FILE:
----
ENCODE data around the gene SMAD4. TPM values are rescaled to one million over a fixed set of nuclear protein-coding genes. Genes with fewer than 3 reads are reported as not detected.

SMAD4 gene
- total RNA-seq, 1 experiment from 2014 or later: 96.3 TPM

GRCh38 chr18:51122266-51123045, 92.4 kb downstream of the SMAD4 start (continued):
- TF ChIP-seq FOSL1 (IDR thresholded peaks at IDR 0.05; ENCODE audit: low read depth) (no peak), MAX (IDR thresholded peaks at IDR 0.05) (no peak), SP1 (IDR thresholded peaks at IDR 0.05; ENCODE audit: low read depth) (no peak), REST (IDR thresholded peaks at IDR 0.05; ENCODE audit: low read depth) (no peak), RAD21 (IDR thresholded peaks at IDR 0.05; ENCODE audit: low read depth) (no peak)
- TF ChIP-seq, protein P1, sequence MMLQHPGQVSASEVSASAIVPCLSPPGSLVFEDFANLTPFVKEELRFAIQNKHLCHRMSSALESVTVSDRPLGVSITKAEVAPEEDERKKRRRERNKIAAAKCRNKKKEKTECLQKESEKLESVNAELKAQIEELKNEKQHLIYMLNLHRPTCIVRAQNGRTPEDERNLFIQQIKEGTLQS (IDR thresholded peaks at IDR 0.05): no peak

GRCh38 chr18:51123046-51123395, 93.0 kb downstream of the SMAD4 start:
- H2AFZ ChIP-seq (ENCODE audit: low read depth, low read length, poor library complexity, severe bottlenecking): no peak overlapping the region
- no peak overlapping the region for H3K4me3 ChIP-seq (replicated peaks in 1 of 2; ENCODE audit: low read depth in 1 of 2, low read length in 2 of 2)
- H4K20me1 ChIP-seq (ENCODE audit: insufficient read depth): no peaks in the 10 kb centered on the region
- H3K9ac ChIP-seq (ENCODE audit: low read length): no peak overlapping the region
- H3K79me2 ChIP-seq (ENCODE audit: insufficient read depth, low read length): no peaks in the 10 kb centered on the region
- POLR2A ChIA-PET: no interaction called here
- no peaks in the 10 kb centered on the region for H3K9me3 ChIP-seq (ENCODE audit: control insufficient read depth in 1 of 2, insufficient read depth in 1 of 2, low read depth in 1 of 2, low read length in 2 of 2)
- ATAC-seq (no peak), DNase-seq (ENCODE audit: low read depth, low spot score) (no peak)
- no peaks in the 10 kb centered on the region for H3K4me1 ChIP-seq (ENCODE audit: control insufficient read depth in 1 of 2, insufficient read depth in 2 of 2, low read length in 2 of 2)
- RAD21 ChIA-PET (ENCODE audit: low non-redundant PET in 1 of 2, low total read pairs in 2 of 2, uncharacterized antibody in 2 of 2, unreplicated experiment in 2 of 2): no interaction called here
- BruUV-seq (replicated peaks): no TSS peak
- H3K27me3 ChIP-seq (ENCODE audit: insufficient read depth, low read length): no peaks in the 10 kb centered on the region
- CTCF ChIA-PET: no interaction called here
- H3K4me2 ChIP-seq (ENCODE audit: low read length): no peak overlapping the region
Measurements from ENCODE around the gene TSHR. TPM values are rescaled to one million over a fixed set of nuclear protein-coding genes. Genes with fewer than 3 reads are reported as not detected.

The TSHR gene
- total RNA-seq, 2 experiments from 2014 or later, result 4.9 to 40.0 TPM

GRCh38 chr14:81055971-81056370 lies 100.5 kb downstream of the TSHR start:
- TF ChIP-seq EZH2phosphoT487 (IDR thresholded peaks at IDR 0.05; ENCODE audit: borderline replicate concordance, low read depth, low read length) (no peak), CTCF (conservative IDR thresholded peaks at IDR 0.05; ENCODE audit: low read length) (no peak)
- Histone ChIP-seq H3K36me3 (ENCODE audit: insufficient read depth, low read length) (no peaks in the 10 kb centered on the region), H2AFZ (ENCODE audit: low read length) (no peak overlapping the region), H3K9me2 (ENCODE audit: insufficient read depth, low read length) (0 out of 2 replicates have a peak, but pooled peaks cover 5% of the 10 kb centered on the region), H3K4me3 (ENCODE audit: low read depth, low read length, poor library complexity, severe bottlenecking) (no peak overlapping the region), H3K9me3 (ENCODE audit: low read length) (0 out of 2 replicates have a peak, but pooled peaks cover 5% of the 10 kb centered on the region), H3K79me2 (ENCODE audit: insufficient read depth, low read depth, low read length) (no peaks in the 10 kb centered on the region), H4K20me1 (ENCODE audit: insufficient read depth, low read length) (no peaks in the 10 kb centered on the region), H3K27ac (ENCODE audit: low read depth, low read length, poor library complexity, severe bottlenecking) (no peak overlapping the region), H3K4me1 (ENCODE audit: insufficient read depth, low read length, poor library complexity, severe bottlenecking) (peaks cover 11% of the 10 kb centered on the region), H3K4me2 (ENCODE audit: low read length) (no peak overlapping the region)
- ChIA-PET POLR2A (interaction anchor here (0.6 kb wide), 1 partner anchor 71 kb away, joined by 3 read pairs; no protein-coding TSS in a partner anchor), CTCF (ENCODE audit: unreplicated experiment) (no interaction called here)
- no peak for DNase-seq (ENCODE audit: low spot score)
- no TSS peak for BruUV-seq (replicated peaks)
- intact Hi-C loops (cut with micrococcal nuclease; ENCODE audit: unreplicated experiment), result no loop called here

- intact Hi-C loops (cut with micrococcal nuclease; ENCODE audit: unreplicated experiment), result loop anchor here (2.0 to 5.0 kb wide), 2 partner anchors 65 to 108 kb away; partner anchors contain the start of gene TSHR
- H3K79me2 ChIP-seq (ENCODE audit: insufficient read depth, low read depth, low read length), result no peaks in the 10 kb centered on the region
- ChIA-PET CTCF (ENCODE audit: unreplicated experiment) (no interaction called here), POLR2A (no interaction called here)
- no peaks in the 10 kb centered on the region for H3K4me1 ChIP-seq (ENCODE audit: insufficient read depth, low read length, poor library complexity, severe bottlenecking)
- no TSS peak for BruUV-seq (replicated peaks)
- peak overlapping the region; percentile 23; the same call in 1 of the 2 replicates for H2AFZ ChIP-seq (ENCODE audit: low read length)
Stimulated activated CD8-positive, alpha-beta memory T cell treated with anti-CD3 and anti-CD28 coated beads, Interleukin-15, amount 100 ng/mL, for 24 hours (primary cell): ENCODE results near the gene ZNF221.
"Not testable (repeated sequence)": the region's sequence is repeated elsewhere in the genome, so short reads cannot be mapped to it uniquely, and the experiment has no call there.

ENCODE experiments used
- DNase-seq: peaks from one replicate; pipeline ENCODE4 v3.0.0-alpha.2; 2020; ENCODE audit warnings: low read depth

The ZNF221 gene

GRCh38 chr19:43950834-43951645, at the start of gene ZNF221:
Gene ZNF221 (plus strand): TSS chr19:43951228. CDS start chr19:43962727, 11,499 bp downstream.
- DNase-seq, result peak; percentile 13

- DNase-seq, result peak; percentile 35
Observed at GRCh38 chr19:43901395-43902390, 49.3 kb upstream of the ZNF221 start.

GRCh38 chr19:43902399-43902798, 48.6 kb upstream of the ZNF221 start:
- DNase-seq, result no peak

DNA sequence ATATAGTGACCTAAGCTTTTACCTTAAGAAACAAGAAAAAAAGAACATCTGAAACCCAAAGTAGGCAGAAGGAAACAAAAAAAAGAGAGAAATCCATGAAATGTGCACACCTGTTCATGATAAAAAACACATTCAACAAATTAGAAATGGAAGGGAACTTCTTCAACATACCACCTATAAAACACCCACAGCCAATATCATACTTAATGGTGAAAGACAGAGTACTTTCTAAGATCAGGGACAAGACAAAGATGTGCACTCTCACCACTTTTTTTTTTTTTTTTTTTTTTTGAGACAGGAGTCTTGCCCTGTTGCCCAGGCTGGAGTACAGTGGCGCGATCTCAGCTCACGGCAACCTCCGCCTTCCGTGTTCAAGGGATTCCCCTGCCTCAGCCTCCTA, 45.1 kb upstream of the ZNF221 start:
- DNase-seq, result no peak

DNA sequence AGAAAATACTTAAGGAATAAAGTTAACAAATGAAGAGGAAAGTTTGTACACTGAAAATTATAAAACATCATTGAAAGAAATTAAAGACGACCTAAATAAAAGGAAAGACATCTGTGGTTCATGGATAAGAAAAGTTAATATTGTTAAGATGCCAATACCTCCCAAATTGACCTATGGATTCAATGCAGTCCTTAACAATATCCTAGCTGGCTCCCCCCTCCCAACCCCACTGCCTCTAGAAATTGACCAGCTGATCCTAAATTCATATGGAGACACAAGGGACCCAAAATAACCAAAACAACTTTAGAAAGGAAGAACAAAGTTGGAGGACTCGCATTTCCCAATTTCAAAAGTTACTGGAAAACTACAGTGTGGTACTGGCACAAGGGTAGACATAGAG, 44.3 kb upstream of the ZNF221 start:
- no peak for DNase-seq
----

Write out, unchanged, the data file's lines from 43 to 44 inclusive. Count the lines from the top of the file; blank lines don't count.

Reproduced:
GRCh38 chr19:43950834-43951645, at the start of gene ZNF221:
Gene ZNF221 (plus strand): TSS chr19:43951228. CDS start chr19:43962727, 11,499 bp downstream.